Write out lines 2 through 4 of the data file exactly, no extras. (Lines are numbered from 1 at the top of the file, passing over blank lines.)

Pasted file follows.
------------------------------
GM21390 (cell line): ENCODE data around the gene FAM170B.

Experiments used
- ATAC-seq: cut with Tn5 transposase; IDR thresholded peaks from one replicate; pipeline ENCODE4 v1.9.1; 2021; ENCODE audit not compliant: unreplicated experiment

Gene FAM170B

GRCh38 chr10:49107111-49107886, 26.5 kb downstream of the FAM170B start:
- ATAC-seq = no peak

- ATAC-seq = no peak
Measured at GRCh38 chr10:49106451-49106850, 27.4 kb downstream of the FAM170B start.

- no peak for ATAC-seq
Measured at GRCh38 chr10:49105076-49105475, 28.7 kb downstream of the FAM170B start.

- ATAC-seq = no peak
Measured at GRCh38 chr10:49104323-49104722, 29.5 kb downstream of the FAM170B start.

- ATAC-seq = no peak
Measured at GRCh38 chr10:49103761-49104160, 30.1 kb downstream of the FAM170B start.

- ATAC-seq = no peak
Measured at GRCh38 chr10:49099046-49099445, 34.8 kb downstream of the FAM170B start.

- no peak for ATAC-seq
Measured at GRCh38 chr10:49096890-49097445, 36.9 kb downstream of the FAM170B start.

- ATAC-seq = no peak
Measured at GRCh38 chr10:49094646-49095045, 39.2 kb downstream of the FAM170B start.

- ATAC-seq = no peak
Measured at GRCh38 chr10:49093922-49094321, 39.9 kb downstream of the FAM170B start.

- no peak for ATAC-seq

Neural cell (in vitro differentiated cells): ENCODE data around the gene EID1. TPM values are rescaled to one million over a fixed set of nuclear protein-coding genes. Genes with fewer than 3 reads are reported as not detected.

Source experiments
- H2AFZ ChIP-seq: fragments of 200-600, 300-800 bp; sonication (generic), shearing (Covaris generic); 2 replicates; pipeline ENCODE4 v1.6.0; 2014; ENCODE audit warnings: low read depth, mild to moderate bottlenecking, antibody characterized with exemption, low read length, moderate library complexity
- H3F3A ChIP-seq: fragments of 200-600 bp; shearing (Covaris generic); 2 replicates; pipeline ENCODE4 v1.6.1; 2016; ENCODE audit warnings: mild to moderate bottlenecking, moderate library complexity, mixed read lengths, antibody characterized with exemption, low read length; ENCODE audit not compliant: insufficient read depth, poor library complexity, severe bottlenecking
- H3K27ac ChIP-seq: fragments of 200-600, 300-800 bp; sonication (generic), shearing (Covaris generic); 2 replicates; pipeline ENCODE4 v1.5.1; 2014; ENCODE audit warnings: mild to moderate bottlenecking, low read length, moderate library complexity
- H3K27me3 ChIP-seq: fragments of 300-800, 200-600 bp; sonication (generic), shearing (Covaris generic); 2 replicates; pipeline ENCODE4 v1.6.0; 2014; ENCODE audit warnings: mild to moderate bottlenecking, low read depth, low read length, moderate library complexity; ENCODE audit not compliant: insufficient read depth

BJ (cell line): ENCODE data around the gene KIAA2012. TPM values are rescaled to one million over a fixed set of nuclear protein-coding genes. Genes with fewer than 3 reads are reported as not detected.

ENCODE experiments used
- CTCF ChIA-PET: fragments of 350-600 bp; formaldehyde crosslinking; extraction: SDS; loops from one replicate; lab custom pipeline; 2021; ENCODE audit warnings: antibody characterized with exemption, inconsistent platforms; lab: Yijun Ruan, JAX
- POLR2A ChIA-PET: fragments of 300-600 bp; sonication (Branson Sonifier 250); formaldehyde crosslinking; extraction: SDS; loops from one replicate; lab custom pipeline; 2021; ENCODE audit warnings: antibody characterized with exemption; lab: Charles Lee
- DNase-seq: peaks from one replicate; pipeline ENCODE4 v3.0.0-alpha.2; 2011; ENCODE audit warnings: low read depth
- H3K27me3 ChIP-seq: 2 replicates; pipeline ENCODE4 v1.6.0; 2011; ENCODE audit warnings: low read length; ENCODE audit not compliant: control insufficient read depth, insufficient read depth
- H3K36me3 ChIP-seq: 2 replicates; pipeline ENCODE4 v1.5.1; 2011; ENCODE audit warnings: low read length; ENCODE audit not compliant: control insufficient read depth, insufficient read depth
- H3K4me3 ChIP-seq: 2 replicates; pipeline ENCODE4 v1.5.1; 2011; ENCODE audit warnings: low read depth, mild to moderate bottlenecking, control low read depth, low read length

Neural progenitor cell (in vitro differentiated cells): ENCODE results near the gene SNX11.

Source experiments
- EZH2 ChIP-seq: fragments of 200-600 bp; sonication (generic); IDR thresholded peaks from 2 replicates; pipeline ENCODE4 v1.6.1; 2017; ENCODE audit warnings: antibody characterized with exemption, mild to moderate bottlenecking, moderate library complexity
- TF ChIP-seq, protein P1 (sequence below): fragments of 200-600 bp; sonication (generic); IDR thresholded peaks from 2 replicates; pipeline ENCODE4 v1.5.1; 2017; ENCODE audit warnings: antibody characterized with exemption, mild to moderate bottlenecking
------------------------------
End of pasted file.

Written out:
Experiments used
- ATAC-seq: cut with Tn5 transposase; IDR thresholded peaks from one replicate; pipeline ENCODE4 v1.9.1; 2021; ENCODE audit not compliant: unreplicated experiment

Gene FAM170B